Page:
Social media has changed the way websites work. The humble homepage was once the most important part of any web presence, but these days, the traffic that comes in sideways from Twitter and Facebook swamps most hompepage metrics.

Social media has also transformed the way people get their news. According to a recent survey from the Pew Research Center, more that 60 percent of American Twitter and Facebook users now see their social platforms as a source for news outside what’s happening with their family and friends.

Rather than see the disruption driven by social media as a problem for publishers, Jeroen Zanen and Edwin Kuipers, co-founders of Dutch technology firm Crowdynews, see a real opportunity.

Improving audience retention

​Headquartered in Groningen, The Netherlands, Crowdynews is using algorithms based on computational linguistics and artificial intelligence to curate social content on the publisher’s page, turning social media from a simple traffic driver into a tool for improving audience retention rates with the potential to generate revenue.

The technology monitors social media feeds, collecting and ranking relevant posts, filtering against rules custom to the news organization, and publishing the results in realtime through an embedded widget.

The fully-automated feed displays bite-sized social media content next to news stories, adding value to traditional editorial content with live social perspective.

“The crowd perspective and citizen journalism has become critical to the breaking news cycle, as we’ve seen in stories like the Hong Kong protests, unrest in the Ukraine and the Arab Spring,” says Zanen. “We help newspapers capture the reactions of the people on the ground in real-time.”

The firm started out using only Twitter as its social media source, but now allows customers to curate content from eight different social media platforms. “Integrating social media properly will add to engagement figures,” says Kuipers, explaining that a carefully curated stream of social content lies at the heart of that integration.

“Look at the New York Times homepage,” says Zanen. “There’s lots of lively content to get people to the site, but even the New York Times can’t refresh their content every five minutes,” he explains. “They manage it maybe every hour or so, but publishers want to engage the audience all the time.”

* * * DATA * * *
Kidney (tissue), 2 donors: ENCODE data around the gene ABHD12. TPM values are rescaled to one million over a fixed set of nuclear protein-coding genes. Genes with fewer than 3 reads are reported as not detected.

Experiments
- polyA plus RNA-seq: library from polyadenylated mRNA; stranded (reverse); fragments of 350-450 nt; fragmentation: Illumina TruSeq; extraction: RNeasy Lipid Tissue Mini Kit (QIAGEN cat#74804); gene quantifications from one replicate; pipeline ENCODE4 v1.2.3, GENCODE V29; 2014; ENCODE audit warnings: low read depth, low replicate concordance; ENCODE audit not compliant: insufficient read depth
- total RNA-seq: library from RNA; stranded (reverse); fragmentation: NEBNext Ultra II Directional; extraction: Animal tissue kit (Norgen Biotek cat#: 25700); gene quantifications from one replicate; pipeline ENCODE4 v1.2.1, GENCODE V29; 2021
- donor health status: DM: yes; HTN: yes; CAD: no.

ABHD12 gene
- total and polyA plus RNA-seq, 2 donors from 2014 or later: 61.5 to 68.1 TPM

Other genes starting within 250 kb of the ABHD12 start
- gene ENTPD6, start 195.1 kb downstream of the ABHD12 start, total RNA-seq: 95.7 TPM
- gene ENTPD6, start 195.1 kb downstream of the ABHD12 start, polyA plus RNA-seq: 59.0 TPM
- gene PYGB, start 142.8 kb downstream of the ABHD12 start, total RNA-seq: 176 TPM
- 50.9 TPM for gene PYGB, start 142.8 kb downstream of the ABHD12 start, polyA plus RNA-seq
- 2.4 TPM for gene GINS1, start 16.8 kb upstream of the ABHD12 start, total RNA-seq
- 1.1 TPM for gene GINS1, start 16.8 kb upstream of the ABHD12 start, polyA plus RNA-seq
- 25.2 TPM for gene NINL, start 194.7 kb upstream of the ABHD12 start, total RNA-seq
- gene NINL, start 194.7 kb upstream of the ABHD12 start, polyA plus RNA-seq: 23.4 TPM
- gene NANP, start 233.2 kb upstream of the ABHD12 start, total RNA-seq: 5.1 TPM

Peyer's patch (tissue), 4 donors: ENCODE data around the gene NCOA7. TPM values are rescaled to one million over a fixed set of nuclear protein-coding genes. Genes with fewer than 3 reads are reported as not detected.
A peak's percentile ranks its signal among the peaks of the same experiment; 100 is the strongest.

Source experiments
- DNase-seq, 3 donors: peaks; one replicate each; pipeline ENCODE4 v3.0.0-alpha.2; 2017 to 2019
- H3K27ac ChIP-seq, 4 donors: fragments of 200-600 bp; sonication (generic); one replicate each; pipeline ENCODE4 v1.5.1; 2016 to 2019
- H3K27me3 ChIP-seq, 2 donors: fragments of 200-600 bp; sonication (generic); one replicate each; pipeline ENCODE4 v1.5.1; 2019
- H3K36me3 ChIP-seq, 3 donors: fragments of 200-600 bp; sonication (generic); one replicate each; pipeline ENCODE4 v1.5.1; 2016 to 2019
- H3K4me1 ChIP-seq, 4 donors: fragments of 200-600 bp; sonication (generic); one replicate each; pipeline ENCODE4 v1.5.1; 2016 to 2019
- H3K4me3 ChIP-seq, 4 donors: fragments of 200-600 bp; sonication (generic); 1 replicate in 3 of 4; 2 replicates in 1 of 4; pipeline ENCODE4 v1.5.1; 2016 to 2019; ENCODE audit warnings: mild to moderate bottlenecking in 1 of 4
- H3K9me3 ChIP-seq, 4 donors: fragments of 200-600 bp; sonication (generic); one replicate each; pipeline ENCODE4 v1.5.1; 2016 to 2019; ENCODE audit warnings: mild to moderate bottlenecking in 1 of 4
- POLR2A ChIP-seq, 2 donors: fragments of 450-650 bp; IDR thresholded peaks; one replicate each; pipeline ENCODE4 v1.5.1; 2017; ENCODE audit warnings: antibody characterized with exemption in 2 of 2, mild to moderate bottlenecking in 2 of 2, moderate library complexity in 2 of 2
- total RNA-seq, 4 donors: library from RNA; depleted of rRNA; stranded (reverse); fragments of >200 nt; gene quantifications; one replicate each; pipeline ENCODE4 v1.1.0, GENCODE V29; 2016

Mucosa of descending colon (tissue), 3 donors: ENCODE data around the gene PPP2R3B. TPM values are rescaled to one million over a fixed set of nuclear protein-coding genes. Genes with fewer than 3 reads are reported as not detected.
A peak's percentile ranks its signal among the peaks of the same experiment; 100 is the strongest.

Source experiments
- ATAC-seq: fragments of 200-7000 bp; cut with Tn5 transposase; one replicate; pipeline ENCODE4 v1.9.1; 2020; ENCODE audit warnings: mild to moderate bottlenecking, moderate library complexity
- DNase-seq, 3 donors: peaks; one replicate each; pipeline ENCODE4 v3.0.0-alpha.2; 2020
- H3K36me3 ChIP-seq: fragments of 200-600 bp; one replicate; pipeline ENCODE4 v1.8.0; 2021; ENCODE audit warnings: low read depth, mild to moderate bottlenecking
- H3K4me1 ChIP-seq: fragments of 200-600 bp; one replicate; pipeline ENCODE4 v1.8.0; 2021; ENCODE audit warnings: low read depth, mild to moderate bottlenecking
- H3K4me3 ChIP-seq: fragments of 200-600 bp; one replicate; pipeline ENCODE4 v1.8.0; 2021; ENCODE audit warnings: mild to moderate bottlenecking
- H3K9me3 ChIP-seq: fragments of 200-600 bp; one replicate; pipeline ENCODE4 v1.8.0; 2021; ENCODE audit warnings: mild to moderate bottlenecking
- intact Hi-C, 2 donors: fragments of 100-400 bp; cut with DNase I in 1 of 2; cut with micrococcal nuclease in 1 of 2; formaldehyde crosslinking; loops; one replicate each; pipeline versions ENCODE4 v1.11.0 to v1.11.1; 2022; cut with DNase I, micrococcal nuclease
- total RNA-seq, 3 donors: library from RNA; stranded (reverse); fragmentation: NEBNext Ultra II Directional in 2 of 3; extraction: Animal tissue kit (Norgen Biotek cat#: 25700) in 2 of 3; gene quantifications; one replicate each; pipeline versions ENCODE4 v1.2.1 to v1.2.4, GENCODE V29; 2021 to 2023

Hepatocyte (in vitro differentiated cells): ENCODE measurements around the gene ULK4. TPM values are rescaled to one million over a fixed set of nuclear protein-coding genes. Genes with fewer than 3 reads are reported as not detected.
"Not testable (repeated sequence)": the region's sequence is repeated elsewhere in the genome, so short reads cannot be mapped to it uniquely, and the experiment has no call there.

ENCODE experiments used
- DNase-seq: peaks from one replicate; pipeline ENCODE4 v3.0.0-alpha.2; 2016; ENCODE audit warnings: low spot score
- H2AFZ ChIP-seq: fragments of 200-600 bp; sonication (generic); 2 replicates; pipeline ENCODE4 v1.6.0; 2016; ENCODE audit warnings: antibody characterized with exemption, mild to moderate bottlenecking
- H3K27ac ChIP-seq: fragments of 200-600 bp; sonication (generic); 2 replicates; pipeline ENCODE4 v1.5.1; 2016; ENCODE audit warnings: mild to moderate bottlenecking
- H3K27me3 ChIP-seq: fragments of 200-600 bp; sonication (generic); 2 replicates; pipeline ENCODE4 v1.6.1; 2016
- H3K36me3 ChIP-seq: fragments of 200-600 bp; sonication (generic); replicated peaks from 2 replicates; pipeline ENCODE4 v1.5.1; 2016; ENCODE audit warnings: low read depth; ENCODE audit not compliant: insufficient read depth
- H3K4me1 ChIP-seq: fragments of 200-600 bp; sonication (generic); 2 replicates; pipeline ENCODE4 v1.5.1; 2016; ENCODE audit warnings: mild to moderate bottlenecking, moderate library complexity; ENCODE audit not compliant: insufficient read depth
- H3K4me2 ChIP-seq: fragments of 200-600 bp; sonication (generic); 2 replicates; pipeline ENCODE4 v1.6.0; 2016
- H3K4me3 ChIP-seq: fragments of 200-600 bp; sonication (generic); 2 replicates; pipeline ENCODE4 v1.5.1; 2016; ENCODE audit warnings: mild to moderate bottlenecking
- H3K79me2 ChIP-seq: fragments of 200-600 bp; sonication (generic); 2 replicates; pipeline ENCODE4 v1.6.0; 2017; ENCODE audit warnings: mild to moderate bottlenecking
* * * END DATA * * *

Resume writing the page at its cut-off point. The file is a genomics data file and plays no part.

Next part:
Hybrid publishing

Crowdynews solves that problem by gathering and filtering relevant social media content and posting it in realtime on published pages next to related stories, augmenting owned content with social media sources such as Twitter, Facebook,YouTube, Instagram and Vimeo.

The result is a hybrid publishing model that brings together two mediums, combining the reliability of trusted traditional publishing brands with the ‘mass appeal’ of social content. “People still look at specific sites, go to specific URLs, the Washington Post for politics for example,” says Kuipers.

The engagement levels of these brand-loyal people are high, up to 5 times higher than they would be if they were coming in directly from social media. Kuipers says engagement is lower with audiences arriving cold from social media because they have left a dynamic social enviromnment to come to a relatively flat published environment.

“Coming to a published page from social media is like getting in to a cold bath; give the audience a Facebook style experience and you’re making the water warm,” he says. “By helping publishers socialise their environment, we’re creating the experience that people expect.”

The Crowdynews social feed currently focuses on the topic being reported, not responses to a specific article, but the firm is looking at how it can use its approach to add value to article commenting.

“Commenting, as we know it now, is surprisingly unsocial,” says Zanen. “We are working on a commenting function, but we will demand a social element, where people can only comment if they agree that their comment can be shared on Twitter and Facebook.”

Zanen sees audiences engaging with content on social platforms, but also sees some publishers who want to retain a level of independence. “Not all publishers want all their content slapped on Facebook,” he says, “They want to remain autonomous and socialising web pages – creating a similar experience as you have on Facebook with family and friends making recommendations – helps restore that autonomy.”

Alsongide greater control of their content and improved engagement, Crowdynews introduces a new route to monetisation. Keeping readers engaged means more revenues, but there is also the opportunity of a direct revenue share from advertising placed in the Crowdynews widget.

If a publisher doesn’t want ads, they can pay a license fee based on the number of page views. Unsurprisingly, as media organisations try to counter slowing print revenues and develop new digital revenue streams, most clients go for the ad-supported option. “About 95 percent of publishers go for the potential of the revenue share,” says Kuipers.